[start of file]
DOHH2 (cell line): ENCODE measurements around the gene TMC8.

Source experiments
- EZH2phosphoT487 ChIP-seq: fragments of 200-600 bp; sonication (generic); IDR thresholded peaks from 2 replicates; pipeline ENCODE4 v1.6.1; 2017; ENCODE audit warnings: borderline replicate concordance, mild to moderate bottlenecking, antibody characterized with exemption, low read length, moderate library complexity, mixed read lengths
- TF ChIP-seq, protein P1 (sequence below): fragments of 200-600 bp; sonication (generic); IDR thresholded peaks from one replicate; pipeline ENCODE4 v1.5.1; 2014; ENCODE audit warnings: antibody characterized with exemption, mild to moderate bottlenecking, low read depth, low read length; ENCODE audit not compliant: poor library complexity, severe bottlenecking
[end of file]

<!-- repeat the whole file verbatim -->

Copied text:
DOHH2 (cell line): ENCODE measurements around the gene TMC8.

Source experiments
- EZH2phosphoT487 ChIP-seq: fragments of 200-600 bp; sonication (generic); IDR thresholded peaks from 2 replicates; pipeline ENCODE4 v1.6.1; 2017; ENCODE audit warnings: borderline replicate concordance, mild to moderate bottlenecking, antibody characterized with exemption, low read length, moderate library complexity, mixed read lengths
- TF ChIP-seq, protein P1 (sequence below): fragments of 200-600 bp; sonication (generic); IDR thresholded peaks from one replicate; pipeline ENCODE4 v1.5.1; 2014; ENCODE audit warnings: antibody characterized with exemption, mild to moderate bottlenecking, low read depth, low read length; ENCODE audit not compliant: poor library complexity, severe bottlenecking